As a result, it is possible to reserve and/or allocate network resources in dependence of the reservation and/or allocation request in the extended receiver signal and/or the updated extended receiver signal.
 If routers are employed, the at least one router can reserve and/or allocate pre-reserved and/or pre-allocated router resources in dependence of the reservation and/or allocation request in the signal transmitted from the receiver.
 As a further option, indicators being indicative of resource reservations and/or allocations can be included in the signals transmitted via the network (e.g. in the sender signal, the extended sender signal and/or the extended receiver signal). Here, it is possible to use an indicator with respect to at least one of the network resources whether a resource reservation and/or resource allocation is performed for signals transmitted downstream to clients (e.g. (extended) sender signal) and/or for signals transmitted upstream to senders (e.g. an extended receiver signal). Since some of the pre-reserved and/or pre-allocated resources in response to signals transmitted downstream to clients may be released upon a reception of related signals transmitted upstream to senders, such resources may be pre-reserved and/or pre-allocated in dependence of higher priority resource reservation and/or allocation requests. Therefore, (extended) sender signals including reservation and/or allocation information can include “minimum resource required” indicators. Resources exceeding this minimum resources can optionally be used with respect to reservations and/or allocations by higher priority resource requests. As a result, a faster connection setup for transmissions in the network can be obtained, since respective resources have already been pre-reserved and/or pre-allocated.
 In order to avoid unnecessary use of network resources, pre-reserved and/or pre-allocated network resources exceeding the reservation and/or allocation request of the receiver are released. Here, it is possible that the at least one router releases its pre-reserved and/or pre-allocated resources in dependence of the reservation and/or allocation request in the signal transmitted from the receiver.
 However, signals transmitted upstream from the receiver (e.g. (extended) receiver signals) can specify that all pre-reserved and/or pre-allocated resources remain reserved and/or allocated, or that a maximum or a minimum thereof remains reserved and/or allocated. This procedure still leads to an improved quality of service and in particular provides a fast connection setup.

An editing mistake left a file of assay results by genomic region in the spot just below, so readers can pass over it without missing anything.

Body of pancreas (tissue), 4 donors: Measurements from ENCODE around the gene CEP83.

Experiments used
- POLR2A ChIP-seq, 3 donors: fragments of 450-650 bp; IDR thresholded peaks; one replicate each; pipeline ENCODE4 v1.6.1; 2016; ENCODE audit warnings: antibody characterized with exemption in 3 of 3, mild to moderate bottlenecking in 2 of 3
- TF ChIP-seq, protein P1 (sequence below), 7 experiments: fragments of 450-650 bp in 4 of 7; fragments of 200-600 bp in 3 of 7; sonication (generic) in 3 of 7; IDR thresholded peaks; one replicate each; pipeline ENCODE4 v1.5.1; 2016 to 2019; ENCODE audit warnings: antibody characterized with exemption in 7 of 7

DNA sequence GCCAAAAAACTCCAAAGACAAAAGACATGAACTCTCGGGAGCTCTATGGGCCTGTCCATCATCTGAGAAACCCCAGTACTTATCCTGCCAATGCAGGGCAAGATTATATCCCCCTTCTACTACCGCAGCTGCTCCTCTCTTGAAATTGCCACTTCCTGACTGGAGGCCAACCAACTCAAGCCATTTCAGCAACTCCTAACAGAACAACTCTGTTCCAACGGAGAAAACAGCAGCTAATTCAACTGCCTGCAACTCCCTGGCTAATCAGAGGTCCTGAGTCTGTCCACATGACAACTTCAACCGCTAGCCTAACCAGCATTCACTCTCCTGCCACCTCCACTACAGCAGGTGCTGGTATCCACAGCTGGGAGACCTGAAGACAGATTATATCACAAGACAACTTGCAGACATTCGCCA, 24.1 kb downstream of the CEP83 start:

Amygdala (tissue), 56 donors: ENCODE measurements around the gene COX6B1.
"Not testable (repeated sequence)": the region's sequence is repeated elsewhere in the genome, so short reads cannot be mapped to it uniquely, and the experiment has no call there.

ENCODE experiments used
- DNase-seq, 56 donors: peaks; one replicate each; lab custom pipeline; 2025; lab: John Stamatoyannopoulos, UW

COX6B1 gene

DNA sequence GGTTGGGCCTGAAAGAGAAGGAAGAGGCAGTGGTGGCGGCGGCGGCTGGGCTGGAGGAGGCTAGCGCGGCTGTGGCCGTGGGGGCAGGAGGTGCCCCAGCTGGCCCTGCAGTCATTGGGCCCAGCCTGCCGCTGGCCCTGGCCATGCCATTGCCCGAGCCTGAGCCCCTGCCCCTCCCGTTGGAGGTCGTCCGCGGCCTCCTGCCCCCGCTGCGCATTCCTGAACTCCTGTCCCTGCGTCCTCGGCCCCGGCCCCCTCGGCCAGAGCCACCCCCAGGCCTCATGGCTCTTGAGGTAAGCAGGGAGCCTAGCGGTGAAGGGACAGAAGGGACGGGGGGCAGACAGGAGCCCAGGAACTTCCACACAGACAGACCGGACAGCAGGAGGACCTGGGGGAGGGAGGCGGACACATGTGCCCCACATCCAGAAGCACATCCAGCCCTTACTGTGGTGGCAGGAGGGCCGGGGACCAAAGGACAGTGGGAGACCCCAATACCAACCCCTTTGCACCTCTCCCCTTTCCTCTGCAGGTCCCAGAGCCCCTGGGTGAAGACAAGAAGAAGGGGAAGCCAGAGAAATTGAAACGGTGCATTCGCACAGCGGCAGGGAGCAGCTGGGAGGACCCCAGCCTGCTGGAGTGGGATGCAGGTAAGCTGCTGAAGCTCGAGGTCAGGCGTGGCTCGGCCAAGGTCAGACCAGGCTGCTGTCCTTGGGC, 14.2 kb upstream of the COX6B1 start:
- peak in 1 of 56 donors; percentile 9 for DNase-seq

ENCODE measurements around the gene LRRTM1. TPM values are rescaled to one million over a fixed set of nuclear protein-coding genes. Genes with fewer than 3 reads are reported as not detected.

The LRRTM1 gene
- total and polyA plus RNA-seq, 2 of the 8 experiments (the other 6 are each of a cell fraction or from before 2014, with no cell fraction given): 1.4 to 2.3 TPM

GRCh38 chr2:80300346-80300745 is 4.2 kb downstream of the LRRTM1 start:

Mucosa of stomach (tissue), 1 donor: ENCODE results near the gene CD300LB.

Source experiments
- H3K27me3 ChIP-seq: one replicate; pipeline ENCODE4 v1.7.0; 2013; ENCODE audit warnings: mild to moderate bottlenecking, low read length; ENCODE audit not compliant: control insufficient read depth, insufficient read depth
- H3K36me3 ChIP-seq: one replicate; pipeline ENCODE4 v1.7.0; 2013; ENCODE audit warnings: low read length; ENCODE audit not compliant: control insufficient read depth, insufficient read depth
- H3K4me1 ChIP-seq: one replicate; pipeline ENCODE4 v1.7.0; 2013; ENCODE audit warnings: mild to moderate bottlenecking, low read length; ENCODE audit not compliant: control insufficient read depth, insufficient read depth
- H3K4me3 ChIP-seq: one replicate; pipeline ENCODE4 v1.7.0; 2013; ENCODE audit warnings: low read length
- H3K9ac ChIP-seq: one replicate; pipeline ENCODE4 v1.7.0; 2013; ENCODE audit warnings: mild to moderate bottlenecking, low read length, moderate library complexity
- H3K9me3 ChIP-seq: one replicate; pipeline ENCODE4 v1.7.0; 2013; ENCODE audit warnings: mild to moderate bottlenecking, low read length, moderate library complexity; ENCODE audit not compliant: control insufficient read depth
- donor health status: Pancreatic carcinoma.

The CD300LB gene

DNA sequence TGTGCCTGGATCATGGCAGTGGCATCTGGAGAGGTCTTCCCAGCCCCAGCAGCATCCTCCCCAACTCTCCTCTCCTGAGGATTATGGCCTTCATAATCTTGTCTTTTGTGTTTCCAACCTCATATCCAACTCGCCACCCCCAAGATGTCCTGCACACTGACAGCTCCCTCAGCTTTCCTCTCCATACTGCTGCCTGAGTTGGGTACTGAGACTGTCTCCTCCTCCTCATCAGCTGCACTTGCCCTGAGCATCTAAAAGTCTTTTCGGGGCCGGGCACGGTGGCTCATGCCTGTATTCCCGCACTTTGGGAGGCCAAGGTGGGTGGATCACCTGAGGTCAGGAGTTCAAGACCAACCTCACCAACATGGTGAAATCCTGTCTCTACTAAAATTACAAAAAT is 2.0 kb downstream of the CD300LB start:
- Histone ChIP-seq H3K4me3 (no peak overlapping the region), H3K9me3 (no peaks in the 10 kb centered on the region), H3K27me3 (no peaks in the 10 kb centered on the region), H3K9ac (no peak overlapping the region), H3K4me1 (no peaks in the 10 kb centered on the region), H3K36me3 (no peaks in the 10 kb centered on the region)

Moreover, the present invention provides network system utilizing a given signaling message protocol for network resource reservations and allocations, a sender, a receiver, and/or at least one network for connecting the sender and the receiver are operated by one of the methods according to the invention.
 In the following description of preferred embodiments, it is referred to the accompanying figures wherein:
FIG. 1 shows RSVP signaling messages and parameters thereof,
FIG. 2 illustrates an IP multicasting network,
FIG. 3 illustrates a PATH-message multicasting in a RSVP network,
FIG. 4 illustrates a RESV-message inverse multicasting in the RSVP network of FIG. 3,
FIG. 5 illustrates a network utilizing RSVP-messages extended according to the invention,
FIG. 6 illustrates a RSVP network utilizing RESV-messages extended according to the invention for inverse multicasting, and
FIG. 7 illustrates a pre-reservation mechanism according to the invention in a RSVP network.
 As described above, senders, receivers, and communication means (routers) for routing communications between the senders and the receivers in a network utilize reservation protocols in order to set up the necessary network state and to support communications and associated services between the senders and receivers. One example for such a reservation protocol is the resource reservation protocol (RSVP). The following embodiments are set forth with respect to the RSVP, however the underlying principle is suitable to improve other network reservation protocols, e.g. ST-II.
 Basic Embodiment
 In order to improve service quality negotiations between servers and clients communicating via a network utilizing the RSVP, the signaling messages of the RSVP, namely the PATH-messages and the RESV-messages, are extended/modified to include further information being indicative of the actual status of the network and its network domains, respectively. This information is collected from all parts of the network used for communication between a server and a client. In addition to the information collected for all respective network domains, it is contemplated that this information also includes information being indicative of the actual status of a server and its client(s).
 On the basis of the collected information, the server, the client(s) and routers of the network and/or network domains are enabled to check the actual status of the network and/or its domains, to control the distribution of services provided via the network, to control the provisioning of network services (e.g. links to a proxy or gateway), to perform service quality negotiations between the server and its client(s), and to pre-reserve/pre-allocate communication resources of the network. Such a procedure can be applied to both single-client and multi-client applications, wherein for the latter case multicasting and/or an aggregation of the collected information is an additional option.
 Referring to a PATH-message of the RSVP, the traffic specification (TSPEC) thereof defining the traffic characteristics of a server is extended by information characterizing the actual traffic characteristic of the network, and in particular of the network domains between the server and its client(s) and their routers, respectively. Further, the TSPEC can be extended by traffic characteristics information of the client. It has to be emphasised, that the TSPEC itself is not modified.